As the Pokemon Go phenomenon grows, some institutions connected to European Jewry’s darkest hour have taken precautions against it.
I was overwhelmed by the number of responses to my article “Russia Quietly Strips Emigres of Dual Citizenship” that was published in the Forward in June. The article reported on Russia’s new citizenship rules, according to which anyone who was not residing in Russia on February 6, 1992, is no longer considered a Russian citizen.
Under new regulations the consulates are enforcing, anyone seeking to renew a passport who was not registered as living in Russia on February 6, 1992, will be rejected, even if his or her passport had been renewed on previous occasions. It is unclear just how many people this new policy will affect. But it will certainly apply to thousands of Jews who emigrated from Russia after July 1, 1991 — the date on which the Soviet Union, then in its final days, ended its policy of taking away the passports of Jews who left the country with exit visas to Israel.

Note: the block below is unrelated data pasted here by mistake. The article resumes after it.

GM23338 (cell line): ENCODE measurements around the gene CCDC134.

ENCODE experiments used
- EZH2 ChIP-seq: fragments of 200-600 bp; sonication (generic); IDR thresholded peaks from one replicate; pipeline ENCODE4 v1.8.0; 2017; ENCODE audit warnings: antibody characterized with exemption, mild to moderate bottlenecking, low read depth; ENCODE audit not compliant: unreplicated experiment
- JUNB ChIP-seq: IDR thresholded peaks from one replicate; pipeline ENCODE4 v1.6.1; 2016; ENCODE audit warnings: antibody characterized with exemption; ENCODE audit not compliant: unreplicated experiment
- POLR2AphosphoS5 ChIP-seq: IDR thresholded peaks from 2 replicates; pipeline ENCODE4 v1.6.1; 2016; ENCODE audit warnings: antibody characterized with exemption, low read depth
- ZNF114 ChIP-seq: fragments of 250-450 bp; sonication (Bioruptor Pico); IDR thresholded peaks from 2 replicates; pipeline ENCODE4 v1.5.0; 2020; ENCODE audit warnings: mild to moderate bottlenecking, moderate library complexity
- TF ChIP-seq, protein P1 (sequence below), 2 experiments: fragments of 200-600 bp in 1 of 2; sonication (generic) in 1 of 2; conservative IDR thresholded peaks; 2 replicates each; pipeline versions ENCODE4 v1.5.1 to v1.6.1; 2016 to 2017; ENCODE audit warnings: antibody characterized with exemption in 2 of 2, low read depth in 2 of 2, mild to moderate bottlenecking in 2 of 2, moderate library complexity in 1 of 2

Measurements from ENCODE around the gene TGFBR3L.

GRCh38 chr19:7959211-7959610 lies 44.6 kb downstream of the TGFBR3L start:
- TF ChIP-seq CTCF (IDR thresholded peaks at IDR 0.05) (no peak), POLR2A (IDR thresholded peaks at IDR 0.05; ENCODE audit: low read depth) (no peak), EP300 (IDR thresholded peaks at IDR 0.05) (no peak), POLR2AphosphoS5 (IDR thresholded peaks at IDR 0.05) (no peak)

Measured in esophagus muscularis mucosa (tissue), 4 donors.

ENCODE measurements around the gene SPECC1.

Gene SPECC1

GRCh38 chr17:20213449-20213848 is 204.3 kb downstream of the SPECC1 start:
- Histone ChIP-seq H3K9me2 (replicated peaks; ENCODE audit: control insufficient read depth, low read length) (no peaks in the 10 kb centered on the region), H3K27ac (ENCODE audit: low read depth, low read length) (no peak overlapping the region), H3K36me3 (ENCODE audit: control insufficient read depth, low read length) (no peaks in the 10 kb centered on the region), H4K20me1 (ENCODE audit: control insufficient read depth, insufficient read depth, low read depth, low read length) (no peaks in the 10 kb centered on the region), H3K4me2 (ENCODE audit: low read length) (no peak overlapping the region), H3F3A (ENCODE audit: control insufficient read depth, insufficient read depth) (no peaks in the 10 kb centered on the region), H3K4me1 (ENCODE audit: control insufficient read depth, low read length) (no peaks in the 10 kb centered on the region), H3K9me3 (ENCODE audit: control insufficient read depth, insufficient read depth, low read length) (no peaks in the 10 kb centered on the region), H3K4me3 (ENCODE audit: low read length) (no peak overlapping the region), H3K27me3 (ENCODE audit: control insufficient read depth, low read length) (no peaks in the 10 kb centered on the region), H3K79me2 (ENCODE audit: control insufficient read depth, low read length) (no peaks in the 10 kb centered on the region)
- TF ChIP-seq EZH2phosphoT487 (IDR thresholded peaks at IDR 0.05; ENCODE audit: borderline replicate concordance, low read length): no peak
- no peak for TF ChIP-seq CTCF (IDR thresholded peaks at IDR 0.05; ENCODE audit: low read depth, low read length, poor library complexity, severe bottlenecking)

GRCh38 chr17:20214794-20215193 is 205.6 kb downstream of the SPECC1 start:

Following the dissemination of an anti-Semitic conspiracy theory by a politician from Russian President Vladimir Putin’s party, a chief rabbi of Russia called on the government to stamp out hate speech against Jews.
A Russian diplomat sought to reassure Israel on Tuesday that its security would not be harmed by the winding down of Moscow’s intervention in the Syrian civil war, but Israel’s armed forces chief said the ramifications were not yet clear.
In a surprise move, Russian President Vladimir Putin has ordered a military withdrawal from Syria.
When the six members of the Simcha klezmer band hauled their instruments into a dilapidated rehearsal space, no one suspected they were about to hijack a government building in this large, clean city some 450 miles east of Moscow.
Ukrainian-Jewish billionaire Igor Kolomoisky sued Russia in an international court over his inability to operate an airport in Crimea.
The European Court of Human Rights ordered the Russian government to pay $35,000 to a Jewish activist from Moscow whom authorities illegally imprisoned at a demonstration.
A day after officials announced a deal between Russia and Israel to cooperate in the war on terror, Moscow was criticized for the civilian toll its bombing in Syria has caused.